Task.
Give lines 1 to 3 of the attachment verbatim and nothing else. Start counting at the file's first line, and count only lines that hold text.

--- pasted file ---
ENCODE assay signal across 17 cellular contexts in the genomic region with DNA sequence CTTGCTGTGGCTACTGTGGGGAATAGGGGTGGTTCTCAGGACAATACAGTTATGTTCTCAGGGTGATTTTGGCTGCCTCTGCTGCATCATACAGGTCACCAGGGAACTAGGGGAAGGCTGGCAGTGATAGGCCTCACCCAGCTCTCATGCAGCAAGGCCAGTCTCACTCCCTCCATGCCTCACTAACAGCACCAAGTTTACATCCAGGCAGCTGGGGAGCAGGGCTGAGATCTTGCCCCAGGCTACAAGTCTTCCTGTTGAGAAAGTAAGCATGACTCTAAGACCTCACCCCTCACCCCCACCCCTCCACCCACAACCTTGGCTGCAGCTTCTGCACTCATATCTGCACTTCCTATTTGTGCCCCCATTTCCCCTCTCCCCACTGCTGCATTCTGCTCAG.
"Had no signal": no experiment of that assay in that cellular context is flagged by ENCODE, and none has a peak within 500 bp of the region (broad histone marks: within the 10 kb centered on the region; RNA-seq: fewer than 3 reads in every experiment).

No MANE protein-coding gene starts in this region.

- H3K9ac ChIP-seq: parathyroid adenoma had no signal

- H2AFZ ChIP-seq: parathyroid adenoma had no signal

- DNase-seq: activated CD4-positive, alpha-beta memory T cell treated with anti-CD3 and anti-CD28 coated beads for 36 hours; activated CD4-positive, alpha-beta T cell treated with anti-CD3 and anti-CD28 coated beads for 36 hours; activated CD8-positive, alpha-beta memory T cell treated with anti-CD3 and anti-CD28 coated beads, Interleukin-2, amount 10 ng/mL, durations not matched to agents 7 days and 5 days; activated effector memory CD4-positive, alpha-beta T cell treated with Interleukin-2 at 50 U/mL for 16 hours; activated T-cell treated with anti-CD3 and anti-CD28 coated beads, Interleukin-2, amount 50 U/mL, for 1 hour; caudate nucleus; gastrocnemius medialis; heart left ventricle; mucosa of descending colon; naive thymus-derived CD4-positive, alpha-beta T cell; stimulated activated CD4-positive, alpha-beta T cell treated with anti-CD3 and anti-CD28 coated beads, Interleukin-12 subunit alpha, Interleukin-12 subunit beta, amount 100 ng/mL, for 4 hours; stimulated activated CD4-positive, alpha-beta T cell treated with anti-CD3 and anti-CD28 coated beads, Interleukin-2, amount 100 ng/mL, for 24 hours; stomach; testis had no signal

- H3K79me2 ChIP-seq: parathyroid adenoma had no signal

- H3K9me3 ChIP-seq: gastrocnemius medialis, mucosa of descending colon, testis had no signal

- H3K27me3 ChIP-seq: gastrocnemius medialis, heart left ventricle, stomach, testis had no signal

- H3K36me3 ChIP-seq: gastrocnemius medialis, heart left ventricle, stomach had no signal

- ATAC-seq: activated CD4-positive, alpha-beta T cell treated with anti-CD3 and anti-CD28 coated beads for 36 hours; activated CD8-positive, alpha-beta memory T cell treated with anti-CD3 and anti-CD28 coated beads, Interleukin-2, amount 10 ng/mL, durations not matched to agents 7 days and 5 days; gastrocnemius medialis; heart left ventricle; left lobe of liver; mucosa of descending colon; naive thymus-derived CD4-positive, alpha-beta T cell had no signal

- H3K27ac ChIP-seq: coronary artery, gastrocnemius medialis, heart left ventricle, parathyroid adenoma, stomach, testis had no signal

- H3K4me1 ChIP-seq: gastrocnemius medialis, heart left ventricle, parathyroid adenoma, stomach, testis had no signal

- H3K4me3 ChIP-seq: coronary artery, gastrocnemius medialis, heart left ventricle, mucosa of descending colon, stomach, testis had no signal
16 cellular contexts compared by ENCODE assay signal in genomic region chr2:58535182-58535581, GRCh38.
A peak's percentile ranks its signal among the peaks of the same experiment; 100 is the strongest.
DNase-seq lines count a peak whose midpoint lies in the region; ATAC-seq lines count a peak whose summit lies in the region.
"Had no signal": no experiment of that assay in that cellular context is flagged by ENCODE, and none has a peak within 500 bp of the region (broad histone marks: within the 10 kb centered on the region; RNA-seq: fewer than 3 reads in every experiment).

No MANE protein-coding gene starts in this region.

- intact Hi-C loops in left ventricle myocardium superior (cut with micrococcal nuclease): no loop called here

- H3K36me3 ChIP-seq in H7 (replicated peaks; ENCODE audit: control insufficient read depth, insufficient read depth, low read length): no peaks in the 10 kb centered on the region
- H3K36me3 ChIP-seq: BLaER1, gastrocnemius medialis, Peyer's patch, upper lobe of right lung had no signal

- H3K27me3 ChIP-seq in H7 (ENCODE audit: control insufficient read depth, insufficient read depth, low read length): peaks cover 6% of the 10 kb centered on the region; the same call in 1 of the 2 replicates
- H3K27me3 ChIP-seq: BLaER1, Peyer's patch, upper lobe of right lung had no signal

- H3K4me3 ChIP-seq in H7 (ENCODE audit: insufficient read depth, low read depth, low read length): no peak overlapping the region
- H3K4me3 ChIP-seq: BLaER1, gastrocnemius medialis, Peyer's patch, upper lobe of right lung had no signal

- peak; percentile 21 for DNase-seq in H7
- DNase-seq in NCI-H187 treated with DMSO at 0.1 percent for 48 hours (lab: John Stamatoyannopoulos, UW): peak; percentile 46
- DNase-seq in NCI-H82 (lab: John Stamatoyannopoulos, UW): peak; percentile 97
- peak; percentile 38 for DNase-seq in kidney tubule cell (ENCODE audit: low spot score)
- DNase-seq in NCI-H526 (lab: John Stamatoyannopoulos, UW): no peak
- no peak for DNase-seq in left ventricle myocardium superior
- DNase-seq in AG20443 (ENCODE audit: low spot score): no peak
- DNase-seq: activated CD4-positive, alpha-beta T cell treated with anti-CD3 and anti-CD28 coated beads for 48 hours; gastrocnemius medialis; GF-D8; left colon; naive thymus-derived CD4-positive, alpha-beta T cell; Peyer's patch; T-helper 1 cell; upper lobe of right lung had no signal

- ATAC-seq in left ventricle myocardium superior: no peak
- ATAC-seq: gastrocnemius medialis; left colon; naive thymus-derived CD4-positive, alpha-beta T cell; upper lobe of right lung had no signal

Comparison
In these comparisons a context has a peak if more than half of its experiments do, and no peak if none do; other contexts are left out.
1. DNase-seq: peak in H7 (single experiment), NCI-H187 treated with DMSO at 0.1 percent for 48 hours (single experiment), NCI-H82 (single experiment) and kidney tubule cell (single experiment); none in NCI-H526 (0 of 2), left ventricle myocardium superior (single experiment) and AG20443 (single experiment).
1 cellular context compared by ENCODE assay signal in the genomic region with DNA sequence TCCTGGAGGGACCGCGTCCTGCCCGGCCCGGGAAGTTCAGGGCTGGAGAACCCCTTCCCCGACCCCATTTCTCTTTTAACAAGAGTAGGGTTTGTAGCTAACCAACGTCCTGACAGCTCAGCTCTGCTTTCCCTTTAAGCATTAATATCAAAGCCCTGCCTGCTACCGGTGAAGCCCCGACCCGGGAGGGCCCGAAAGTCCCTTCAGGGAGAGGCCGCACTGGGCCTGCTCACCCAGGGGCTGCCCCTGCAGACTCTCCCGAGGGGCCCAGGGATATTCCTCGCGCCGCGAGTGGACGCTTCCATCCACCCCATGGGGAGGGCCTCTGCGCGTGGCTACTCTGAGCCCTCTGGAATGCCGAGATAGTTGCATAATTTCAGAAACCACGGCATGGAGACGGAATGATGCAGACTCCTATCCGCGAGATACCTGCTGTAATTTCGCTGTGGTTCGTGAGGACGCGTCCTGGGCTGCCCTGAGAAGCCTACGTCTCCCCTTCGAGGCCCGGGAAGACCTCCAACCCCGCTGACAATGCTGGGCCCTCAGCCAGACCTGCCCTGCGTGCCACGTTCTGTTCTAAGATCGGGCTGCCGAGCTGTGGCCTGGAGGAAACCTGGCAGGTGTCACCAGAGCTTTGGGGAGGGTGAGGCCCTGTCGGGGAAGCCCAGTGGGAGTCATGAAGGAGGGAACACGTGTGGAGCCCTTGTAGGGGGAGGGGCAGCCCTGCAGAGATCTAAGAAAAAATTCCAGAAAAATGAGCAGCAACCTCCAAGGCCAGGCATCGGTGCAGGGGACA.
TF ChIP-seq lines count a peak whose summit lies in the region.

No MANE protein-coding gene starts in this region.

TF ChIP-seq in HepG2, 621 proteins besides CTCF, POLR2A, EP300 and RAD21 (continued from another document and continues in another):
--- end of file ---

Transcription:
ENCODE assay signal across 17 cellular contexts in the genomic region with DNA sequence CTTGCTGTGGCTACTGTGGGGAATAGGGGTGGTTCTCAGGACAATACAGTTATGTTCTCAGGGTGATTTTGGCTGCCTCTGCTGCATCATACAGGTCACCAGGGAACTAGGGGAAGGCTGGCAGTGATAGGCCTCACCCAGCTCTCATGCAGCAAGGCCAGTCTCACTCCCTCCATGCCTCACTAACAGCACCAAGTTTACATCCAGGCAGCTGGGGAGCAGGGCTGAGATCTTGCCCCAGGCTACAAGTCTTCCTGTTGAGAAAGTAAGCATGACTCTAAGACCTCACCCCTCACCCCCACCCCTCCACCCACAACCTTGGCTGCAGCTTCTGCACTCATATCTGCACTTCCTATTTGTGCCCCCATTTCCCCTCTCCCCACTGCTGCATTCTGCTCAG.
"Had no signal": no experiment of that assay in that cellular context is flagged by ENCODE, and none has a peak within 500 bp of the region (broad histone marks: within the 10 kb centered on the region; RNA-seq: fewer than 3 reads in every experiment).

No MANE protein-coding gene starts in this region.